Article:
One of the biggest banks in the US has agreed to pay a $175m to settle allegations it charged higher mortgage rates and fees to black and Latino customers. The payment by Wells Fargo is part of US President Barack Obama's effort to end discriminatory lending practices in the banking industry - practices that left minority neighbourhoods blighted by foreclosures after the housing bubble burst. A government investigation found tens of thousands of cases of African Americans and Hispanics being charged more than white customers with similar credit profiles. The settlement is the second-biggest of its kind; the Bank of America paid $335m over similar charges. But in both cases, the banks were allowed to deny any wrongdoing. And to add insult to injury, just a day after the settlement, Wells Fargo on Friday announced second quarter profits of $4.6bn, which is 26 times the amount it agreed to pay out. Are banks being sufficiently discouraged from wrongdoing? Joining Inside Americas to discuss this are guests: Jordan Estevao, the director of the Bank Accountability Program at National People's Action, a community direct action group; Edward Wyckoff Williams, a political analyst and former investment banker; and Richard Wolff, a professor of economics at the University of Massachusetts-Amherst.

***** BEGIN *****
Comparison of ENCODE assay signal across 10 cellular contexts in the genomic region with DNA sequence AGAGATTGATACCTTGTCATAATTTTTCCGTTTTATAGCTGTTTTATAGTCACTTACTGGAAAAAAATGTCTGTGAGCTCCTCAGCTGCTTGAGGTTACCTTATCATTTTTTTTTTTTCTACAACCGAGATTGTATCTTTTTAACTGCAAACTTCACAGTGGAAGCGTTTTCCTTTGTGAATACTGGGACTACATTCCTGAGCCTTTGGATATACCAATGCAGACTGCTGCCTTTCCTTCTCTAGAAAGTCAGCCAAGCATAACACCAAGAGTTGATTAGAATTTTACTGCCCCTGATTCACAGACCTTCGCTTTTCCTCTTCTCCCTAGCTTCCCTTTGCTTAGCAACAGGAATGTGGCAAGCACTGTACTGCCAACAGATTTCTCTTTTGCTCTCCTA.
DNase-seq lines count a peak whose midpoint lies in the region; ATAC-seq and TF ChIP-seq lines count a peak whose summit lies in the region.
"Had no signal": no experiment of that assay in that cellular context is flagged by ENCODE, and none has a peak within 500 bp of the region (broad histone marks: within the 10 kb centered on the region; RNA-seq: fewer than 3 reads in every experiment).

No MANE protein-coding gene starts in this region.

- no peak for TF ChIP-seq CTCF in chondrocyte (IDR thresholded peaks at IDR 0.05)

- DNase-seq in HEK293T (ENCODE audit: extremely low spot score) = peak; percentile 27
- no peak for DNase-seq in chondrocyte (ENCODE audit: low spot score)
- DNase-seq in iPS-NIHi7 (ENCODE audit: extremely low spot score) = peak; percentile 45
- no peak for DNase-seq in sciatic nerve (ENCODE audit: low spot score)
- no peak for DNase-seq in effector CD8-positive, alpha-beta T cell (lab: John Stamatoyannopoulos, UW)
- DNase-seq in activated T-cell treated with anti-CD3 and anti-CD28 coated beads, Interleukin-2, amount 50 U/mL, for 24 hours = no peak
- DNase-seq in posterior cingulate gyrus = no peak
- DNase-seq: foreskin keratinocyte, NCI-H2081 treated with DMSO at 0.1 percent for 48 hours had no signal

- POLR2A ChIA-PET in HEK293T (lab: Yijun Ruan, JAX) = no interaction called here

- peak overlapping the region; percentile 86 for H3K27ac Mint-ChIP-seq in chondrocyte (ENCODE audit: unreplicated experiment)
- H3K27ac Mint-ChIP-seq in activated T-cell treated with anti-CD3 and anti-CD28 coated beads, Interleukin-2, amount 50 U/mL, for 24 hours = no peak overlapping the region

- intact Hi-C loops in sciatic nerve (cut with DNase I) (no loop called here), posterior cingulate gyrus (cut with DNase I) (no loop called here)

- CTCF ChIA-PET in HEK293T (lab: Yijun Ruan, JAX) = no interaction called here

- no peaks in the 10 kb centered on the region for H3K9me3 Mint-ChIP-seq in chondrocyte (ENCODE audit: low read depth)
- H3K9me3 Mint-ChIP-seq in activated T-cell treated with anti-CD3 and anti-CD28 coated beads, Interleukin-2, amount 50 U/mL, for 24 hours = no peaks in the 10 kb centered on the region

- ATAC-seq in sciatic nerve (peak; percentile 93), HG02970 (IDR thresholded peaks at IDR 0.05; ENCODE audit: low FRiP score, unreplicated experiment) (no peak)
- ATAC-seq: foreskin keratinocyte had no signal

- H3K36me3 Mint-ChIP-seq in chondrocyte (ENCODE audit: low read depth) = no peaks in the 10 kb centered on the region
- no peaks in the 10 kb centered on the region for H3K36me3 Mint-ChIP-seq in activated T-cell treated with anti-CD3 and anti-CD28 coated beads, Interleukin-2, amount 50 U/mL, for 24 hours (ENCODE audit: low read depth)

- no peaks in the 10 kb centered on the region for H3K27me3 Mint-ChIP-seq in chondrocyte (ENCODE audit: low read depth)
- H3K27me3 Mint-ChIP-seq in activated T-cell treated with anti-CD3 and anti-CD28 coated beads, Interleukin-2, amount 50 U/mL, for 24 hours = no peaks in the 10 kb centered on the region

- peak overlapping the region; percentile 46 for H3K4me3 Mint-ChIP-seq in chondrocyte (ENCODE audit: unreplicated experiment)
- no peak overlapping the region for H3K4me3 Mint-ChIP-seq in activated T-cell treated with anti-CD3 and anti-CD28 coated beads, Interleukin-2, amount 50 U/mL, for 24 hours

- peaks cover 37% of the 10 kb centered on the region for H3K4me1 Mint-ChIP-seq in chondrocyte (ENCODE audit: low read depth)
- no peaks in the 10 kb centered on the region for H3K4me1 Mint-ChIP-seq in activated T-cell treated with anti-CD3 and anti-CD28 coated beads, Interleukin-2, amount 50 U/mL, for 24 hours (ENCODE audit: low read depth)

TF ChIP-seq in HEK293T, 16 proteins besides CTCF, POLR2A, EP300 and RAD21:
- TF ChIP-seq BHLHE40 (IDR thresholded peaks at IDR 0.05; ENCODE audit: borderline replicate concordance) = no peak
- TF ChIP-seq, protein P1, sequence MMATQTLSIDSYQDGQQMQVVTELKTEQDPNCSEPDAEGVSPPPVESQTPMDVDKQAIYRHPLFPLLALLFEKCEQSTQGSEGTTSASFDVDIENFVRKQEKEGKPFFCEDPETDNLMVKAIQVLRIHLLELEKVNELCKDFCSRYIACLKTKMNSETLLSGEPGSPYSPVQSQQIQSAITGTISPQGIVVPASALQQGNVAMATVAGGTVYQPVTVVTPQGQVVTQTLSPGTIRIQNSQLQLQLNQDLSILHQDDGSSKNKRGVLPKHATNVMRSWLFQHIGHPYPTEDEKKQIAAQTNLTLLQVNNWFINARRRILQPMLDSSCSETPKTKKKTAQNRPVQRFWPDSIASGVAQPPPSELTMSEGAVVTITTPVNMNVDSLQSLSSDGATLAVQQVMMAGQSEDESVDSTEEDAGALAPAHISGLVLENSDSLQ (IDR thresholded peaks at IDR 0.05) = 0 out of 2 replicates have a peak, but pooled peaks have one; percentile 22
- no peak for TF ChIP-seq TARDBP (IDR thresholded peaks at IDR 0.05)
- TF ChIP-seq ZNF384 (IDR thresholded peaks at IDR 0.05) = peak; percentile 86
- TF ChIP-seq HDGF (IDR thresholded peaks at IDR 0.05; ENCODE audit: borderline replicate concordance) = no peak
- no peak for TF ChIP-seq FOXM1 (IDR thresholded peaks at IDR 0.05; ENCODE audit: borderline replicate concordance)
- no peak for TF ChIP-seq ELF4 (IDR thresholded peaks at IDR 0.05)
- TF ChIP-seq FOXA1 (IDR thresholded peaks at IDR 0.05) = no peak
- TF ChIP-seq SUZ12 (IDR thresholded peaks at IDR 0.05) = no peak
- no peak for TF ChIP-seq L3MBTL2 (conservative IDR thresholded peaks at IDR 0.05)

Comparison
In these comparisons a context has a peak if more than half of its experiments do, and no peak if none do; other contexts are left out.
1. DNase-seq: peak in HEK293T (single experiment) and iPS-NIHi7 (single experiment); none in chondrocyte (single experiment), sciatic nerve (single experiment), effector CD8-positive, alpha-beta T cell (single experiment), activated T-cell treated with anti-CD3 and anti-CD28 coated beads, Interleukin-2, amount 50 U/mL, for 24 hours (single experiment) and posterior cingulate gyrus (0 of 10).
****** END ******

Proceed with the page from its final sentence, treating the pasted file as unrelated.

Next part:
Published on Jul 14, 2012 by AlJazeeraEnglish